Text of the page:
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Josef Václav Myslbek

(20. června 1848 Prague - 2. června 1922 Prague)

Josef Václav Myslbek, the founder of modern Czech sculpture, was born in 1848 in Prague to painter Václav Myslbek. He learned sculpting in the studio of Václav Levý, where he worked until 1870, at the same time studying painting at the Academy of Fine Art, as the Academy did not yet teach sculpting at that time. After returning from a study visit to Dresden in 1873 he married Karolina Brožová and opened his own studio. Myslbek took an interest in French sculpture, which he studied during a short stay in Paris in 1878, but the biggest thematic inspiration for his work was Czech patriotic literature. He worked with the ideals of the Czech national revival in mind, and the Czech painters and patriots Josef Mánes, Václav Brožík and Vojtěch Hynais were a great influence on his life and work. Myslbek is most famous for his work depicting idealized figures from Czech literature such as, for example, the statues for Palackého most bridge (Záboj a Slavoj, Přemysl a Libuše, Ctirad a Šárka a Lumír s Písní) and also for his realistic portraiture and memorials. Among the people he depicted are Bedřich Smetana ( In the foyer of National Theatre), František Palacký and Josef Hlávka. The most well known of Myslbek’s memorials are those of Karel Hynek Mácha on Petřín, and of F. L. Rieger in Riegrovy sady.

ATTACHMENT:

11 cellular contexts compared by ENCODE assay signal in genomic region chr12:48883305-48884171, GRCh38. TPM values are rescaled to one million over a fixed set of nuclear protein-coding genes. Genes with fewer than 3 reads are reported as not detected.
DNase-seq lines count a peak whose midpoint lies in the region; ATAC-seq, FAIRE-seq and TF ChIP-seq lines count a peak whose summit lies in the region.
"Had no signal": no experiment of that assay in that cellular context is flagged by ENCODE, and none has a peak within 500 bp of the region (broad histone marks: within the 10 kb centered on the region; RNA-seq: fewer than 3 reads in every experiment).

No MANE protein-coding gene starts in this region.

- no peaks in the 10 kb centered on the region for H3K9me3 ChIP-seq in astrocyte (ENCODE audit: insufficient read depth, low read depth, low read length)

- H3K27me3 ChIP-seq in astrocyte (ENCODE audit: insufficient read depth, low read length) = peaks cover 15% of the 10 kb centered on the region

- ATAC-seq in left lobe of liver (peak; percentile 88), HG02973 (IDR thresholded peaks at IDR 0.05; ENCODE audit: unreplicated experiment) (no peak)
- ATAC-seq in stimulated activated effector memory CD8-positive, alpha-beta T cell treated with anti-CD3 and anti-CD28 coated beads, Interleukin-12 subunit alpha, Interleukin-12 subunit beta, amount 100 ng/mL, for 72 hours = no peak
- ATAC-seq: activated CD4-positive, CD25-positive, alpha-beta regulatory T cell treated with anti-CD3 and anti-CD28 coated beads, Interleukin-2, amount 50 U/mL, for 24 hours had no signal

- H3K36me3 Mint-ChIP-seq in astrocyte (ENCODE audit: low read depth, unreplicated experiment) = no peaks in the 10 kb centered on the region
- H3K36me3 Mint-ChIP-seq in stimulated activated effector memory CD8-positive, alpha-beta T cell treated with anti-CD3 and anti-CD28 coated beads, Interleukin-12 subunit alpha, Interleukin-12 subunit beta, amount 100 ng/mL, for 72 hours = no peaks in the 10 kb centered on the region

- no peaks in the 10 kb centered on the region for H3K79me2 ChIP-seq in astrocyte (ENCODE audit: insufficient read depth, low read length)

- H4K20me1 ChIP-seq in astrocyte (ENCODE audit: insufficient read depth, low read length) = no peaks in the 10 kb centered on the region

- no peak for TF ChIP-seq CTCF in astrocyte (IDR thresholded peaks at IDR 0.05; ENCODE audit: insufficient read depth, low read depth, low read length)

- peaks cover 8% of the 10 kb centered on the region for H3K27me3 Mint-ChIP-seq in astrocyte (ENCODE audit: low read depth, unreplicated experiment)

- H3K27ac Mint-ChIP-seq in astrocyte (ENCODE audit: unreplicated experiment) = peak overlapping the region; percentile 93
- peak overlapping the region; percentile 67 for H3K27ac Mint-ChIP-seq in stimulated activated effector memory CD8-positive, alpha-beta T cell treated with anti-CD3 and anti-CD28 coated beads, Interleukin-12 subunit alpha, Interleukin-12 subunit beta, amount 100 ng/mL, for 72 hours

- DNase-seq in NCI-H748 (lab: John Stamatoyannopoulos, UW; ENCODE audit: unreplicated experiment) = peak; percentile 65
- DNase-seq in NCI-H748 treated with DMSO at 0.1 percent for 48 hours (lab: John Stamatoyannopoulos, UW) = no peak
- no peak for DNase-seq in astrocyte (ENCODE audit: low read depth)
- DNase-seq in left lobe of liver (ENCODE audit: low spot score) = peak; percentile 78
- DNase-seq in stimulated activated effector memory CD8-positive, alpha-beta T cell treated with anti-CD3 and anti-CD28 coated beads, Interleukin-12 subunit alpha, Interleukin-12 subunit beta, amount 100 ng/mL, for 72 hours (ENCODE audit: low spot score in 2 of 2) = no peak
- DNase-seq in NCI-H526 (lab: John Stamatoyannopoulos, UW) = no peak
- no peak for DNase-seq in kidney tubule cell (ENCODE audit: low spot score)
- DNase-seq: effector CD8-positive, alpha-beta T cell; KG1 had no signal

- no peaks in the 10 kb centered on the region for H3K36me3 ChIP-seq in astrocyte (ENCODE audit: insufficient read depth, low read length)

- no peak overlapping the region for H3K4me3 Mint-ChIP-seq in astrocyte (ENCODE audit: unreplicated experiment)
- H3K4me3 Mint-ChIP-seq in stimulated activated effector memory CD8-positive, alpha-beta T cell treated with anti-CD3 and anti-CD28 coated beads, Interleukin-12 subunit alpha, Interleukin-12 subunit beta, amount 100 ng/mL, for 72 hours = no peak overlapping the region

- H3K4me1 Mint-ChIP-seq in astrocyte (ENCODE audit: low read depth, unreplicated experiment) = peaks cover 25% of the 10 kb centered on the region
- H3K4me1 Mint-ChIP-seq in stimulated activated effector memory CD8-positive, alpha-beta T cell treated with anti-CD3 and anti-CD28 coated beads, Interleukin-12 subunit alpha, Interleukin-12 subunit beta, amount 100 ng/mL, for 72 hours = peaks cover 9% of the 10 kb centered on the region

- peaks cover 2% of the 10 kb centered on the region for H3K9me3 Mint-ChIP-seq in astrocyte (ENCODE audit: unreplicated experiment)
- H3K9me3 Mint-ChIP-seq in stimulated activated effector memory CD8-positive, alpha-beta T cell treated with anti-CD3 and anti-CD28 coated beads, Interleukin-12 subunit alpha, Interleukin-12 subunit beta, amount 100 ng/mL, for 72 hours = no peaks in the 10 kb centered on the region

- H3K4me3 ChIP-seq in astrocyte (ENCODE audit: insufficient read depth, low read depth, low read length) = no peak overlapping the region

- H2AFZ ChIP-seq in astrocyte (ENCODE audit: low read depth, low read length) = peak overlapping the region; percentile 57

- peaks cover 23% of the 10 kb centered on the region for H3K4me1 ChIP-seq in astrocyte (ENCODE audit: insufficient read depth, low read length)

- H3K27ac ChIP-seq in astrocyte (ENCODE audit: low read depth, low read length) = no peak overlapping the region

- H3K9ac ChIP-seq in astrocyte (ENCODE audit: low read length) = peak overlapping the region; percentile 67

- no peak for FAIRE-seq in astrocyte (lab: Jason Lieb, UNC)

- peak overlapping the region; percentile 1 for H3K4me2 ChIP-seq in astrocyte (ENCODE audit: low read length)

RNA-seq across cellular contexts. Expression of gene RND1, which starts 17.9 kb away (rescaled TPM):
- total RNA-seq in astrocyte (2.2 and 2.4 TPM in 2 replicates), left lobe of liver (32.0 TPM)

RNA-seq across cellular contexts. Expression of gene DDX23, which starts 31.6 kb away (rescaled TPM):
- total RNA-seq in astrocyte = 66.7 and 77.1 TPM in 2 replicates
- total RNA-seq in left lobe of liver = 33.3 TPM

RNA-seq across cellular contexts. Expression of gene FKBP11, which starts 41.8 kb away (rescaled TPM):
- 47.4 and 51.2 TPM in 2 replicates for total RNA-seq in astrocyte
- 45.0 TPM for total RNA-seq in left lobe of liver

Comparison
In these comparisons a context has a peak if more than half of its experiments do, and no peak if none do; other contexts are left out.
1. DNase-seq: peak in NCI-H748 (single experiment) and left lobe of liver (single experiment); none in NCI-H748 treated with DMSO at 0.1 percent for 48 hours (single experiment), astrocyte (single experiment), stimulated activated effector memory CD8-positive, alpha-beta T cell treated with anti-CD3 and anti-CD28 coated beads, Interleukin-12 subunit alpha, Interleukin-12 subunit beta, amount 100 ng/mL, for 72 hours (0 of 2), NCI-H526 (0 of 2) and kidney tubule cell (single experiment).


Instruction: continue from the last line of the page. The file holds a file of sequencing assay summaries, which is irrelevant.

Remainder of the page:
The pinnacle of Myslbek’s work, a piece on which he laboured from 1887 until in 1919, is the equestrian statue of Saint Václav for Prague’s Václavské náměstí complemented by statues of patron saints St. Ludmila, St. Vojtěch, St. Prokop and St. Anežka. The statue became a symbol of newly gained Czech statehood.

From 1885 Myslbek was a professor at the the Academy of Arts, Architecture and Design in Prague and from 1886 became professor at the Academy of Fine Arts, and thus influenced a whole generation of upcoming sculptors, such as Stanislav Sucharda, Bohumil Kafka, Otakar Španiel, Quida Kocián, Josefa Mařatka, Ladislav Šaloun and Jan Štursa.

Josef Václav Myslbek died on the 2nd of June 1922 in Prague, and was buried at Vyšehrad cemetary in the Slavín tomb.